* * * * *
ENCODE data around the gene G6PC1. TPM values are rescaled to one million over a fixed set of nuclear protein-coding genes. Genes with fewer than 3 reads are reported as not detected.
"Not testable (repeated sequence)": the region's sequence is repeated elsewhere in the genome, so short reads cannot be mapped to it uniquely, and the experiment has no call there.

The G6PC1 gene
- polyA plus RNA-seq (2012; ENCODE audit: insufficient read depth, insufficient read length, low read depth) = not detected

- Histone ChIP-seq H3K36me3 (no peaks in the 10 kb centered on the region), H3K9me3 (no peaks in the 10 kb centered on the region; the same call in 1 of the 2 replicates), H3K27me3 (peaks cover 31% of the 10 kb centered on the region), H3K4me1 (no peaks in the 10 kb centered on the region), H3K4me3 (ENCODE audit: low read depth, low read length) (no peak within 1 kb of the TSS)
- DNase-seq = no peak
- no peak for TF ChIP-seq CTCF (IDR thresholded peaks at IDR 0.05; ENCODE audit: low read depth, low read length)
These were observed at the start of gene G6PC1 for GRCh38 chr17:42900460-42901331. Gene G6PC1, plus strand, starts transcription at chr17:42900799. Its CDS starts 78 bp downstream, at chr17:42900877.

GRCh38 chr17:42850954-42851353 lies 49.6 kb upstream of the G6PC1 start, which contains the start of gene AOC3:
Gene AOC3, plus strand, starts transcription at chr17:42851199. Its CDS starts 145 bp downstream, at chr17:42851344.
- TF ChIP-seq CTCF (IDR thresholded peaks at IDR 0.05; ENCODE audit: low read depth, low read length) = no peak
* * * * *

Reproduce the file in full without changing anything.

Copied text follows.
ENCODE data around the gene G6PC1. TPM values are rescaled to one million over a fixed set of nuclear protein-coding genes. Genes with fewer than 3 reads are reported as not detected.
"Not testable (repeated sequence)": the region's sequence is repeated elsewhere in the genome, so short reads cannot be mapped to it uniquely, and the experiment has no call there.

The G6PC1 gene
- polyA plus RNA-seq (2012; ENCODE audit: insufficient read depth, insufficient read length, low read depth) = not detected

- Histone ChIP-seq H3K36me3 (no peaks in the 10 kb centered on the region), H3K9me3 (no peaks in the 10 kb centered on the region; the same call in 1 of the 2 replicates), H3K27me3 (peaks cover 31% of the 10 kb centered on the region), H3K4me1 (no peaks in the 10 kb centered on the region), H3K4me3 (ENCODE audit: low read depth, low read length) (no peak within 1 kb of the TSS)
- DNase-seq = no peak
- no peak for TF ChIP-seq CTCF (IDR thresholded peaks at IDR 0.05; ENCODE audit: low read depth, low read length)
These were observed at the start of gene G6PC1 for GRCh38 chr17:42900460-42901331. Gene G6PC1, plus strand, starts transcription at chr17:42900799. Its CDS starts 78 bp downstream, at chr17:42900877.

GRCh38 chr17:42850954-42851353 lies 49.6 kb upstream of the G6PC1 start, which contains the start of gene AOC3:
Gene AOC3, plus strand, starts transcription at chr17:42851199. Its CDS starts 145 bp downstream, at chr17:42851344.
- TF ChIP-seq CTCF (IDR thresholded peaks at IDR 0.05; ENCODE audit: low read depth, low read length) = no peak